Wear “Real Clothes” in February

How well I remember the morning that the tree crew arrived to do some work on our 75-foot oak tree at our house back in Virginia. Gideon was little, and I was home with him. I hadn’t planned on going anywhere that day, so I had on my grungy “at-home” outfit, an old t-shirt dress that was frayed around the edges. It was easy to pop on. I think I had taken a shower but hadn’t done anything to my hair, a sure recipe for the Wild Woman of Borneo look. (No disrespect intended to the real women of Borneo!) The head tree guy came to the door, wanting me to sign off on the job. I was so embarrassed by my appearance that I didn’t go out and check on what they’d done, and as I recall there was something left out. The details have mercifully blurred with time, but I still remember how awful I felt answering the door in my getup. What a disaster!

Well, folks, I’m here to tell you that while that t-shirt dress has long since gone to the landfill, I still don’t make a point of getting myself into a reasonably-presentable state every day. I’ve read Sink Reflections: Overwhelmed? Disorganized? Living in Chaos? Discover the Secrets That Have Changed the Lives of More Than Half a Million Families… by Marla Cilley, in which she tells her readers to “get dressed to your shoes” every day no matter what. (She wouldn’t approve of my flip-flops.) I have followed The Daily Connoisseur, the video blog of the charming Jennifer Scott, which advocates for a presentable look every day, and now . . . ta-dah! Gretchen and Liz are going to try for the entire month of February to wear “clothes” every day. By that term they mean “real” clothes, not just stuff they usually throw on. Liz wears sweatpants almost every day unless she has a meeting scheduled, and Gretchen wears yoga pants. They both wear hoodies and running shoes. So for February, jeans are allowed, “nice” hoodies are allowed, but not running shoes or sweatpants (unless they’re actually, you know, running or sweating). I will point out, by the way, that the rest of this episode of “Happier” podcast is about a very serious subject with a very special guest. Be sure to listen to it.

None of the women mentioned above leads a life centered on fashion. Marla runs the Flylady website (which is very, very cluttered—I don’t know why she doesn’t practice what she preaches in that venue), Jennifer runs her website (which is about much more than dressing well), writes books and homeschools her two older daughters, Gretchen is a powerhouse writer and speaker, and Liz is a successful TV writer. They all just want to look nice instead of falling back into their slob-at-home clothes.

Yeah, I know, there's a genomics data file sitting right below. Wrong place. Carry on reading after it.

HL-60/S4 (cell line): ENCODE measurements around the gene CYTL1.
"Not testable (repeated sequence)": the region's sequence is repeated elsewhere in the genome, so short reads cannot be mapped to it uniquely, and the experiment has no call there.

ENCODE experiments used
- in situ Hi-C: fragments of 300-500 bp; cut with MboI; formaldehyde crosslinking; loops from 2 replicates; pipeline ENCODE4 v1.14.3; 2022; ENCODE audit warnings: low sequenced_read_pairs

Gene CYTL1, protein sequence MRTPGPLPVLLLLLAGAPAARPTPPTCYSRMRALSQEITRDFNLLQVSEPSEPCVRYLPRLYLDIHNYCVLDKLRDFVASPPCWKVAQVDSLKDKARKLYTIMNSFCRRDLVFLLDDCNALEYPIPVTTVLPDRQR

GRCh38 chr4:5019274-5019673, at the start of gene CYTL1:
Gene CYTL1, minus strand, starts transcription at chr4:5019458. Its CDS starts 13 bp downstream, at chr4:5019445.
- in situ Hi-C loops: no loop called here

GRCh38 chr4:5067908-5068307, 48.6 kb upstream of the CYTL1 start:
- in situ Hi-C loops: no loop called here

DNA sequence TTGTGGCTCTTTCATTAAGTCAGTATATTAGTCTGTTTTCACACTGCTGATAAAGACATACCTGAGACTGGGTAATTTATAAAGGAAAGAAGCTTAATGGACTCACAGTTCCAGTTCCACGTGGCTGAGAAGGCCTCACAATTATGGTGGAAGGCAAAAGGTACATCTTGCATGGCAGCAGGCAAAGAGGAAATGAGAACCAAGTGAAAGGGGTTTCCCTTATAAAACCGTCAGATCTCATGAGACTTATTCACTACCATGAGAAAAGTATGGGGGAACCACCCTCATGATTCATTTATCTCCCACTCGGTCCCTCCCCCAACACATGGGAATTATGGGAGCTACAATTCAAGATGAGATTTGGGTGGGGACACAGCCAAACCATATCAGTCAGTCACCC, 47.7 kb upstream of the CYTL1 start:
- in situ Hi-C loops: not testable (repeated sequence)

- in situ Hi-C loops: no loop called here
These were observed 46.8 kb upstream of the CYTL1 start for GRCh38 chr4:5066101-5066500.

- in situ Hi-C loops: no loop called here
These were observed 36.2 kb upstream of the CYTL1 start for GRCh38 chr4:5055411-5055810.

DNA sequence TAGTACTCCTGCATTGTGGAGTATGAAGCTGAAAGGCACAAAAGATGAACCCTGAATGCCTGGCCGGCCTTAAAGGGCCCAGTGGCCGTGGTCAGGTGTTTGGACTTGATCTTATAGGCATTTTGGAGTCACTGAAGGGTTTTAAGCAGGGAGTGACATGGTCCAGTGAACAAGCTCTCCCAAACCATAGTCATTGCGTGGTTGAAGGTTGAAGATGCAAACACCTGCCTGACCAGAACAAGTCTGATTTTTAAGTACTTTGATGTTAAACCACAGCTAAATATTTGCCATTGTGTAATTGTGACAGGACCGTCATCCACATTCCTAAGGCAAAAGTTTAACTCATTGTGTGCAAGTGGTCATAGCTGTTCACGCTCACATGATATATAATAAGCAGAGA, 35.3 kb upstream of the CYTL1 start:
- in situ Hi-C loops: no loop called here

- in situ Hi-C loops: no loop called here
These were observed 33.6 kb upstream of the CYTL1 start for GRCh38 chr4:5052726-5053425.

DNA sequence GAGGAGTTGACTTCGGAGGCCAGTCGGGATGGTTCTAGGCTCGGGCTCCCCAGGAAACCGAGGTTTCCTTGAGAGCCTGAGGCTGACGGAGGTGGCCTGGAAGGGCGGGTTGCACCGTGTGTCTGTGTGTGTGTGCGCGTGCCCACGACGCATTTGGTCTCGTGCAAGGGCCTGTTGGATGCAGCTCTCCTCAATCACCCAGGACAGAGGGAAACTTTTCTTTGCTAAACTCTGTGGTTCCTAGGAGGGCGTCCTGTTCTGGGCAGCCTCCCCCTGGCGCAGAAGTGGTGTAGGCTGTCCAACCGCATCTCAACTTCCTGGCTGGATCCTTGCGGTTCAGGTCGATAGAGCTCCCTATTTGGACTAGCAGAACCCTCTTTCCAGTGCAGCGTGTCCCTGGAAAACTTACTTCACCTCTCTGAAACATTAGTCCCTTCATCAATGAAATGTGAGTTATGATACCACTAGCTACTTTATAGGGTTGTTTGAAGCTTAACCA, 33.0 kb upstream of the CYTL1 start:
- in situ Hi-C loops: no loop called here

If you were to drop by my place on a day when I’m not going anywhere, you’d find me a) in my pajamas, or b) in my bathrobe, or c) in my jeans and one of the three tops I wear around the house, plus flip-flops, messy hair, no makeup, and my Mr. Magoo glasses instead of my contacts. Charming! So since tomorrow is the first of the month, I’m going to join the two sisters in this effort.

Here are the rules:

1) must wear a vest or scarf along with one of my nice shirts or turtlenecks,
2) must wear earrings,
3) must style hair, and
4) must put on mascara, powder, blush, and lipstick.

Does this all sounds pretty trivial? It’s really not. We all know that a reasonable effort at good self-presentation is very helpful psychologically. I have quoted before from the book The City of Joy, about life in the very worst slum in Calcutta, India. (It’s quite a book; you really should read it.) The women, we’re told, manage to wash themselves from head to toe every day without removing their saris or having access to water other than that from a single spigot and always arrange their hair neatly and put in a flower if at all possible. And, oh yes, in one of M. F. K. Fisher’s books, she tells about a woman who lives down in the cellar of the grocery store that she and her husband run but who manages to look fresh every day. (I’m not sure which Fisher book contains that story, but you should read all four that are included in The Art of Eating: 50th Anniversary Edition anyway.) I could go on and on. Taking a certain amount of trouble, making an effort, doing your best with what you have, all pay big dividends. Your self-respect is strengthened.

I got rather tickled that Gretchen and Liz mentioned how thrilled their mother was going to be about their nice-clothes February: “Even just sitting alone at home reading a book she looks nice.” I’m pretty sure that I saw their mother at Gretchen’s book-signing event in Kansas City that Jim and I attended as part of an anniversary trip one year. (He was a very good sport about getting roped into that one.) She was a charming little woman, wearing a scarf as I recall. The sisters also mention that sometimes we have nice things that we never wear, not because they don’t fit and don’t suit us but because we’re too lazy to bother. I have a couple dozen pairs of earrings, even after the great sorting-out that I did before we moved. So all of these pairs came through that process. I like them. Why don’t I wear them? How long does it take to pick out a pair of earrings and put them in? And I own a pair of diamond studs that my husband gave me for our 12th wedding anniversary—diamonds for the dozenth. But I hardly ever wear them because it does take about 30 seconds per stud to screw them in—they’re made to be very secure! Since I don’t wear them much, the holes have grown back together and so I need to get them re-pierced. (I got a second set of holes done specifically for those.) I’m sure there’s a life lesson in there somewhere.

How about you? Could you make a little more of an effort in the personal-appearance department? Would that effort give you a shot of confidence?

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